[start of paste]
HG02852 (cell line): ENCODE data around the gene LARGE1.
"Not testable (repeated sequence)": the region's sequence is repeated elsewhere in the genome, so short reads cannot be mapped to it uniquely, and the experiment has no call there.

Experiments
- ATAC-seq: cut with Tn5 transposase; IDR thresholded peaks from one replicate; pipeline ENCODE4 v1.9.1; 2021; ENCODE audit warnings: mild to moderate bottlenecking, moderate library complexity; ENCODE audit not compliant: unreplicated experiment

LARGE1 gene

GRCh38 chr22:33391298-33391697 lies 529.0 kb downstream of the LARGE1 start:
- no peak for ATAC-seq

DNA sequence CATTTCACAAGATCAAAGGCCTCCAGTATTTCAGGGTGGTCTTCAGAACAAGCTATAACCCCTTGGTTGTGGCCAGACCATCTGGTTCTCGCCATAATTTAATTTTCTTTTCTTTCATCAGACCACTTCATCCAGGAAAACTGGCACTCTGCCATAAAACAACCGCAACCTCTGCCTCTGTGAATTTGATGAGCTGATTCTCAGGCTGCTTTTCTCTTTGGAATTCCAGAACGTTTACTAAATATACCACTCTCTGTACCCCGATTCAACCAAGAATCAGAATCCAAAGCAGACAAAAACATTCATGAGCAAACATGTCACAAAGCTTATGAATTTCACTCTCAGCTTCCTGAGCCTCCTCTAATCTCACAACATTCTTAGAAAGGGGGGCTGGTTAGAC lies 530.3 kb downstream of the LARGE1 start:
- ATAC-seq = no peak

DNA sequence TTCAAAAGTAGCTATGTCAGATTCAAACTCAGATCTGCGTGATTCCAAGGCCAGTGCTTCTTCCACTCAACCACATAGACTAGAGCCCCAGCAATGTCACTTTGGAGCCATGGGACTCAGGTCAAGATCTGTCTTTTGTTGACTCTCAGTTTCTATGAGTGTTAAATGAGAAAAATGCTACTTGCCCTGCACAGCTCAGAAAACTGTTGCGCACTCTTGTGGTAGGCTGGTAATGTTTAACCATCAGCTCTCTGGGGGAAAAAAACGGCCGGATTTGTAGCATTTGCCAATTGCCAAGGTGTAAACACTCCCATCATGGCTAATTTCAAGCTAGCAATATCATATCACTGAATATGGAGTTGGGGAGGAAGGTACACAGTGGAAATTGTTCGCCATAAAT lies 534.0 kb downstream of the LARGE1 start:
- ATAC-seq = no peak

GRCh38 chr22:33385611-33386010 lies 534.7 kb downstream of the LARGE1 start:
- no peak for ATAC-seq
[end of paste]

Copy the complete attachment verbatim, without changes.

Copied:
HG02852 (cell line): ENCODE data around the gene LARGE1.
"Not testable (repeated sequence)": the region's sequence is repeated elsewhere in the genome, so short reads cannot be mapped to it uniquely, and the experiment has no call there.

Experiments
- ATAC-seq: cut with Tn5 transposase; IDR thresholded peaks from one replicate; pipeline ENCODE4 v1.9.1; 2021; ENCODE audit warnings: mild to moderate bottlenecking, moderate library complexity; ENCODE audit not compliant: unreplicated experiment

LARGE1 gene

GRCh38 chr22:33391298-33391697 lies 529.0 kb downstream of the LARGE1 start:
- no peak for ATAC-seq

DNA sequence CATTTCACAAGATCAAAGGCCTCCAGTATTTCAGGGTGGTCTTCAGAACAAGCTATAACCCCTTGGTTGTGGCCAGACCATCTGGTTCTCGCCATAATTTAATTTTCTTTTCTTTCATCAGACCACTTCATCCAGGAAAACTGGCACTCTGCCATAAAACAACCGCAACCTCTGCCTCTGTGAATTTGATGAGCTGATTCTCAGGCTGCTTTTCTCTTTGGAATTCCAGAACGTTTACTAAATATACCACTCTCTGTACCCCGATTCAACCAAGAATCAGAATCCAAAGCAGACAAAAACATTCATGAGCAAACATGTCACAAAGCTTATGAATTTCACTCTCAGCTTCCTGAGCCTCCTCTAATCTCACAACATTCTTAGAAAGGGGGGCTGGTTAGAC lies 530.3 kb downstream of the LARGE1 start:
- ATAC-seq = no peak

DNA sequence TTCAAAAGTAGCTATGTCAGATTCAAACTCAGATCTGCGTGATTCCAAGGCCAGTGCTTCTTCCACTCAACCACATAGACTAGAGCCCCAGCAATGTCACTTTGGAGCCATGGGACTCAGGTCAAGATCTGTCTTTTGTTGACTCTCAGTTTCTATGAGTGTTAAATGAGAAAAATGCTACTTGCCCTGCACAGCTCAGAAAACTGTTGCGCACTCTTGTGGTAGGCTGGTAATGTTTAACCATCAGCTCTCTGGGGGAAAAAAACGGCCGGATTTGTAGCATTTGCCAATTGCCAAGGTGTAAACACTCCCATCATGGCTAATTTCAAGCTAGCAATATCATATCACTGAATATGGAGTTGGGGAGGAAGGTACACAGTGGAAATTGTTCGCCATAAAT lies 534.0 kb downstream of the LARGE1 start:
- ATAC-seq = no peak

GRCh38 chr22:33385611-33386010 lies 534.7 kb downstream of the LARGE1 start:
- no peak for ATAC-seq